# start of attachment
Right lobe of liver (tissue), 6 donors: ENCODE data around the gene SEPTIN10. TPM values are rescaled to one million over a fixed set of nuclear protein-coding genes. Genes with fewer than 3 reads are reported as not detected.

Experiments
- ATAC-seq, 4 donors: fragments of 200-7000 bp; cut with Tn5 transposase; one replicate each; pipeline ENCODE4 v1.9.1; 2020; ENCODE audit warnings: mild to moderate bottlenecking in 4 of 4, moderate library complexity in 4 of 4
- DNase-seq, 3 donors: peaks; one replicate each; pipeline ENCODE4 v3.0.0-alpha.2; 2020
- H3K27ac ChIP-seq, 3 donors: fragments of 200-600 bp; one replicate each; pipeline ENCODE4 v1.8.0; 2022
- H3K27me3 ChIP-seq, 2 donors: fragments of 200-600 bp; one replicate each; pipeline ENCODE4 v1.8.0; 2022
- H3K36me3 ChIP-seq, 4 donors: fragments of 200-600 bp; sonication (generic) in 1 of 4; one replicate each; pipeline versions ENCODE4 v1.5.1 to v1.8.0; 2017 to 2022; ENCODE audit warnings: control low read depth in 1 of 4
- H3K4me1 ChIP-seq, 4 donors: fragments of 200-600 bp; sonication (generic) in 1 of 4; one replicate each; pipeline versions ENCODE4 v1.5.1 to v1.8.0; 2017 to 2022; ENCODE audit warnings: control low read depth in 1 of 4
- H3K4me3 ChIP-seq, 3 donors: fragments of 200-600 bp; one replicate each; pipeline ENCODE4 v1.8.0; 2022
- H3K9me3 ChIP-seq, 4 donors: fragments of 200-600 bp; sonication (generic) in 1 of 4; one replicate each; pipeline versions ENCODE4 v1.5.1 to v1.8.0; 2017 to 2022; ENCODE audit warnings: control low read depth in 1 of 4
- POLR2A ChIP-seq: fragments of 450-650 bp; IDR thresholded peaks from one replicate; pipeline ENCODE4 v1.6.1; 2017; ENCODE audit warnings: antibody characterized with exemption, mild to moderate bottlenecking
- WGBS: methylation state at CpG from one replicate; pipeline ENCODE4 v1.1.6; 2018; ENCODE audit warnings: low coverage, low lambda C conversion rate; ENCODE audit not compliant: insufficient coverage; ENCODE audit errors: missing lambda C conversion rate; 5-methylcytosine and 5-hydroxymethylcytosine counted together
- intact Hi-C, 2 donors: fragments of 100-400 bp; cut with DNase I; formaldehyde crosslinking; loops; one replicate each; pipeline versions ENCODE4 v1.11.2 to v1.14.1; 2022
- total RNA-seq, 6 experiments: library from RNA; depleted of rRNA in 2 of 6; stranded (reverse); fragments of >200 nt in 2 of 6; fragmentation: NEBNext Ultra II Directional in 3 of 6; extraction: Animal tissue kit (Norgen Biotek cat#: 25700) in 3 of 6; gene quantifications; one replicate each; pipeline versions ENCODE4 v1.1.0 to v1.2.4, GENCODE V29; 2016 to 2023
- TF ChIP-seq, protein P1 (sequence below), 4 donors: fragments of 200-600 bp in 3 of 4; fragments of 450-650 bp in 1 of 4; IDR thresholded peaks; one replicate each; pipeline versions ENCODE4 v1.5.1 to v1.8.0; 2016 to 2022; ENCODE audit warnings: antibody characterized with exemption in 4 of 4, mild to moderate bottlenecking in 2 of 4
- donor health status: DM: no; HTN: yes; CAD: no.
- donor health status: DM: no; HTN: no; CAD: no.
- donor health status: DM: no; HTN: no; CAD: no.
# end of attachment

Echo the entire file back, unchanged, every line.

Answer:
Right lobe of liver (tissue), 6 donors: ENCODE data around the gene SEPTIN10. TPM values are rescaled to one million over a fixed set of nuclear protein-coding genes. Genes with fewer than 3 reads are reported as not detected.

Experiments
- ATAC-seq, 4 donors: fragments of 200-7000 bp; cut with Tn5 transposase; one replicate each; pipeline ENCODE4 v1.9.1; 2020; ENCODE audit warnings: mild to moderate bottlenecking in 4 of 4, moderate library complexity in 4 of 4
- DNase-seq, 3 donors: peaks; one replicate each; pipeline ENCODE4 v3.0.0-alpha.2; 2020
- H3K27ac ChIP-seq, 3 donors: fragments of 200-600 bp; one replicate each; pipeline ENCODE4 v1.8.0; 2022
- H3K27me3 ChIP-seq, 2 donors: fragments of 200-600 bp; one replicate each; pipeline ENCODE4 v1.8.0; 2022
- H3K36me3 ChIP-seq, 4 donors: fragments of 200-600 bp; sonication (generic) in 1 of 4; one replicate each; pipeline versions ENCODE4 v1.5.1 to v1.8.0; 2017 to 2022; ENCODE audit warnings: control low read depth in 1 of 4
- H3K4me1 ChIP-seq, 4 donors: fragments of 200-600 bp; sonication (generic) in 1 of 4; one replicate each; pipeline versions ENCODE4 v1.5.1 to v1.8.0; 2017 to 2022; ENCODE audit warnings: control low read depth in 1 of 4
- H3K4me3 ChIP-seq, 3 donors: fragments of 200-600 bp; one replicate each; pipeline ENCODE4 v1.8.0; 2022
- H3K9me3 ChIP-seq, 4 donors: fragments of 200-600 bp; sonication (generic) in 1 of 4; one replicate each; pipeline versions ENCODE4 v1.5.1 to v1.8.0; 2017 to 2022; ENCODE audit warnings: control low read depth in 1 of 4
- POLR2A ChIP-seq: fragments of 450-650 bp; IDR thresholded peaks from one replicate; pipeline ENCODE4 v1.6.1; 2017; ENCODE audit warnings: antibody characterized with exemption, mild to moderate bottlenecking
- WGBS: methylation state at CpG from one replicate; pipeline ENCODE4 v1.1.6; 2018; ENCODE audit warnings: low coverage, low lambda C conversion rate; ENCODE audit not compliant: insufficient coverage; ENCODE audit errors: missing lambda C conversion rate; 5-methylcytosine and 5-hydroxymethylcytosine counted together
- intact Hi-C, 2 donors: fragments of 100-400 bp; cut with DNase I; formaldehyde crosslinking; loops; one replicate each; pipeline versions ENCODE4 v1.11.2 to v1.14.1; 2022
- total RNA-seq, 6 experiments: library from RNA; depleted of rRNA in 2 of 6; stranded (reverse); fragments of >200 nt in 2 of 6; fragmentation: NEBNext Ultra II Directional in 3 of 6; extraction: Animal tissue kit (Norgen Biotek cat#: 25700) in 3 of 6; gene quantifications; one replicate each; pipeline versions ENCODE4 v1.1.0 to v1.2.4, GENCODE V29; 2016 to 2023
- TF ChIP-seq, protein P1 (sequence below), 4 donors: fragments of 200-600 bp in 3 of 4; fragments of 450-650 bp in 1 of 4; IDR thresholded peaks; one replicate each; pipeline versions ENCODE4 v1.5.1 to v1.8.0; 2016 to 2022; ENCODE audit warnings: antibody characterized with exemption in 4 of 4, mild to moderate bottlenecking in 2 of 4
- donor health status: DM: no; HTN: yes; CAD: no.
- donor health status: DM: no; HTN: no; CAD: no.
- donor health status: DM: no; HTN: no; CAD: no.